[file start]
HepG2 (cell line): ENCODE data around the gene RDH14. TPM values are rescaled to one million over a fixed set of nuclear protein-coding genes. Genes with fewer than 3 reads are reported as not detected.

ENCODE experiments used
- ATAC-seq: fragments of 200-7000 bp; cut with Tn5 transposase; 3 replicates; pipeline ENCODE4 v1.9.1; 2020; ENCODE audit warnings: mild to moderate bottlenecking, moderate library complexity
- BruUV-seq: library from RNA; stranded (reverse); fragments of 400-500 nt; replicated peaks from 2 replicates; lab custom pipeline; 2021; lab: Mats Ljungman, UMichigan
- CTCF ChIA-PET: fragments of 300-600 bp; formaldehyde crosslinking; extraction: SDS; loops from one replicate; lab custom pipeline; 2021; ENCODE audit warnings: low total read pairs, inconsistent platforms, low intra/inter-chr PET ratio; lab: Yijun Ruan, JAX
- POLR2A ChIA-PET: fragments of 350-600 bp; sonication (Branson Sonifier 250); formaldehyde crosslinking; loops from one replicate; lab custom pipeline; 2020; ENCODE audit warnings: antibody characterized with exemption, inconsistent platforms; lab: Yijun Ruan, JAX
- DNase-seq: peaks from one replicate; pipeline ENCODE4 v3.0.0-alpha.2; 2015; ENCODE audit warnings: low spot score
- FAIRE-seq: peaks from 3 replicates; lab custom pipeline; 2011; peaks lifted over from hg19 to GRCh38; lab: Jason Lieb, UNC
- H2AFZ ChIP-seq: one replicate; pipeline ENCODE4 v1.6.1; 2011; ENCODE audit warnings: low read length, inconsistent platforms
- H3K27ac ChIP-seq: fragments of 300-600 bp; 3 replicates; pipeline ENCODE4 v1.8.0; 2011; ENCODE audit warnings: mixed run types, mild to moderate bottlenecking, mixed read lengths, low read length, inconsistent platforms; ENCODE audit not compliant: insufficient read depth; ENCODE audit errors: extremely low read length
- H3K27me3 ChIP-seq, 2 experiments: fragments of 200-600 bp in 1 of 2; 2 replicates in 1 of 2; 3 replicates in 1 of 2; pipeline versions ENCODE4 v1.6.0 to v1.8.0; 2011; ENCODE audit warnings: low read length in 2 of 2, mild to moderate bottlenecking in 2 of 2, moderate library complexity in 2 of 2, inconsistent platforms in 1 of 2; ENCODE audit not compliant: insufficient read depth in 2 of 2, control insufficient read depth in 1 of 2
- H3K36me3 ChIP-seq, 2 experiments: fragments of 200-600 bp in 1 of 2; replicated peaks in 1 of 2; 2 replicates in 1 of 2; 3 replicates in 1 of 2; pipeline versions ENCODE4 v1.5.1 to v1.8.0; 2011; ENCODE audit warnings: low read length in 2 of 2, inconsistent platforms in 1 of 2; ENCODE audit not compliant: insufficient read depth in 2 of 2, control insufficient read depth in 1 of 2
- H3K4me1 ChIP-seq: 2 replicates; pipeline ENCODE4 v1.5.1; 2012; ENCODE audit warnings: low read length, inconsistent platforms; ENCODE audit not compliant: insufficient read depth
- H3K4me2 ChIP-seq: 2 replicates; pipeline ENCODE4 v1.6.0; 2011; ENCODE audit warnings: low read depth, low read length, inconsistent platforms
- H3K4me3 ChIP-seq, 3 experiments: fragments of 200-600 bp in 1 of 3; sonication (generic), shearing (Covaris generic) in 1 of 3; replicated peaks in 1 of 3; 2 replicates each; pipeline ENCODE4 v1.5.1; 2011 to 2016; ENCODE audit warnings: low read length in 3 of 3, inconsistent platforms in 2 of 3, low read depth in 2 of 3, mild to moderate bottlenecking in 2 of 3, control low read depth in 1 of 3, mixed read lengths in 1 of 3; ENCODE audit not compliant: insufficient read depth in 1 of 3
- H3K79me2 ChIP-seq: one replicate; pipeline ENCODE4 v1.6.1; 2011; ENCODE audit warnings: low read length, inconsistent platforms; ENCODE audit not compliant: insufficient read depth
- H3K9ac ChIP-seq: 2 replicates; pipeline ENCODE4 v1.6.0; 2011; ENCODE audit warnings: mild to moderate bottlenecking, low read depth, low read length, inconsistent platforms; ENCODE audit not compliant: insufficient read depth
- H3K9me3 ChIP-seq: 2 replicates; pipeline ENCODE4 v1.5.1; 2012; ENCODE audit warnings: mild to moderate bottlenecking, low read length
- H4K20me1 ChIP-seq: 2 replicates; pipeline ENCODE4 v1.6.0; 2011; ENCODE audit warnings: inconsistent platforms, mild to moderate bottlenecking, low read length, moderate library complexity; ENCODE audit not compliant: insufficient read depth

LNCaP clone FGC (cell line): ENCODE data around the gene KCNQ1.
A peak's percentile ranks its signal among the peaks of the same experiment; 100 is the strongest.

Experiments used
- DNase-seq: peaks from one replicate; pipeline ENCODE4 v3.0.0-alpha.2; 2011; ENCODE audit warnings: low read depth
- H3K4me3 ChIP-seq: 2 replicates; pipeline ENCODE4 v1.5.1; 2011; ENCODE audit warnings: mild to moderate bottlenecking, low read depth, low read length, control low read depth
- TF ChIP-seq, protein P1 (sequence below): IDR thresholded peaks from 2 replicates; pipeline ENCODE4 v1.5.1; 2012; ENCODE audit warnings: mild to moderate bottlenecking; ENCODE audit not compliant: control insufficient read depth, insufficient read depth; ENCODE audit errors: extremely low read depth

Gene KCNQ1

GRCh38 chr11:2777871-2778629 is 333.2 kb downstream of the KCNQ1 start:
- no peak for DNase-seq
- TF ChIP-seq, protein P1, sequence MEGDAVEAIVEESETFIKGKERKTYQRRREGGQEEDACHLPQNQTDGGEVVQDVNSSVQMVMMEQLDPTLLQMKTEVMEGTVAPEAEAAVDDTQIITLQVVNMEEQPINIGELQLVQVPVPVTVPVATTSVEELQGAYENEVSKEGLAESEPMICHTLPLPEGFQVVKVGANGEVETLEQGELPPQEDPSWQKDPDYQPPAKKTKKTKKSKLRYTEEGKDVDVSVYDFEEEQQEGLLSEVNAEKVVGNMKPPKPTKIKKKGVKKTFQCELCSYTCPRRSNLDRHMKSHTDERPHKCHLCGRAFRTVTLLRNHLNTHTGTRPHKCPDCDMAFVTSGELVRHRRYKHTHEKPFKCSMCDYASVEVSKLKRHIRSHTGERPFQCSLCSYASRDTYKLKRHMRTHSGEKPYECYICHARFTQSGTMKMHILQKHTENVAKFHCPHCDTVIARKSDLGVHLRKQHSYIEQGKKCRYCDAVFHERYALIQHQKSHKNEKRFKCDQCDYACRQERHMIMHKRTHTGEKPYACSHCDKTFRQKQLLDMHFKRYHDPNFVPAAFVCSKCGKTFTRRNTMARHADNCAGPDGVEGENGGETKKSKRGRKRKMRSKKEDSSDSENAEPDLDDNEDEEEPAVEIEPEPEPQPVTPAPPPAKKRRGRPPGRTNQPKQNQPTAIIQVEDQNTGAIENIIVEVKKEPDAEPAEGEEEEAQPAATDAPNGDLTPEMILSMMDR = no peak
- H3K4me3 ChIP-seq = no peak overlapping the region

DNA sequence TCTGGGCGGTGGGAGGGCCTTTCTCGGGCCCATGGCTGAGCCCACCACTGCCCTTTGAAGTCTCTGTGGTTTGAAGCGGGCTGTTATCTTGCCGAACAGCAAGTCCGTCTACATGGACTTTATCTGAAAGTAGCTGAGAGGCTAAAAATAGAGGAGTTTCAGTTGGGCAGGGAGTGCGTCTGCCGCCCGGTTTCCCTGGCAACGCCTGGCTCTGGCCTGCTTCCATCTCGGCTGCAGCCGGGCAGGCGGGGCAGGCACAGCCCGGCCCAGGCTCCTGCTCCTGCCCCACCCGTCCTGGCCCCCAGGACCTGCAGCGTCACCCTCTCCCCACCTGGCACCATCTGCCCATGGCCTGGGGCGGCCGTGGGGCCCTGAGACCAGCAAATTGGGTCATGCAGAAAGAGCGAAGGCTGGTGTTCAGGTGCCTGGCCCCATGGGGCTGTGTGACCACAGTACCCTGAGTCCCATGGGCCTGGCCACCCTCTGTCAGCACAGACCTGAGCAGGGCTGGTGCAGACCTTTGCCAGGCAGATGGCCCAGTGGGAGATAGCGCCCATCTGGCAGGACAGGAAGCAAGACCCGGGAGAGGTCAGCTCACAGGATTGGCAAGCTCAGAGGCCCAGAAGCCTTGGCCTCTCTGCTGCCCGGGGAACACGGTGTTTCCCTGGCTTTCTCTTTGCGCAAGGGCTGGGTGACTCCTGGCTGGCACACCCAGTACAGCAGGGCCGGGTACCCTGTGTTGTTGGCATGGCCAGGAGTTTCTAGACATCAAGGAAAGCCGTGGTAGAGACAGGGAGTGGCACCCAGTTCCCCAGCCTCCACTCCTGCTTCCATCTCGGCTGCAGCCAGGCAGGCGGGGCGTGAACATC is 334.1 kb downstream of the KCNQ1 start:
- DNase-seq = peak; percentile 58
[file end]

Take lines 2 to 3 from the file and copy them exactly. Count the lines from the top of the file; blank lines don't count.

ENCODE experiments used
- ATAC-seq: fragments of 200-7000 bp; cut with Tn5 transposase; 3 replicates; pipeline ENCODE4 v1.9.1; 2020; ENCODE audit warnings: mild to moderate bottlenecking, moderate library complexity